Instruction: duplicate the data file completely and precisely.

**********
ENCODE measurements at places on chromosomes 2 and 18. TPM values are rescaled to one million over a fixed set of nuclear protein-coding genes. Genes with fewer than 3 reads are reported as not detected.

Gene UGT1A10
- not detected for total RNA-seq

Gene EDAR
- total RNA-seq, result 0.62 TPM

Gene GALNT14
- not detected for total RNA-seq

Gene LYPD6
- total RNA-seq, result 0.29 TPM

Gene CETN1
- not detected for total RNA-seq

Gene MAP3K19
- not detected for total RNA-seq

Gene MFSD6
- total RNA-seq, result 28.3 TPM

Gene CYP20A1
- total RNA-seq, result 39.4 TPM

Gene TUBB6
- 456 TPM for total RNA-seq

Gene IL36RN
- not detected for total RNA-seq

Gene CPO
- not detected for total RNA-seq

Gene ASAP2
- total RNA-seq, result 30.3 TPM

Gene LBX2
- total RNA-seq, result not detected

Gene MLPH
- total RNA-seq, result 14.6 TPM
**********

ENCODE measurements at places on chromosomes 2 and 18. TPM values are rescaled to one million over a fixed set of nuclear protein-coding genes. Genes with fewer than 3 reads are reported as not detected.

Gene UGT1A10
- not detected for total RNA-seq

Gene EDAR
- total RNA-seq, result 0.62 TPM

Gene GALNT14
- not detected for total RNA-seq

Gene LYPD6
- total RNA-seq, result 0.29 TPM

Gene CETN1
- not detected for total RNA-seq

Gene MAP3K19
- not detected for total RNA-seq

Gene MFSD6
- total RNA-seq, result 28.3 TPM

Gene CYP20A1
- total RNA-seq, result 39.4 TPM

Gene TUBB6
- 456 TPM for total RNA-seq

Gene IL36RN
- not detected for total RNA-seq

Gene CPO
- not detected for total RNA-seq

Gene ASAP2
- total RNA-seq, result 30.3 TPM

Gene LBX2
- total RNA-seq, result not detected

Gene MLPH
- total RNA-seq, result 14.6 TPM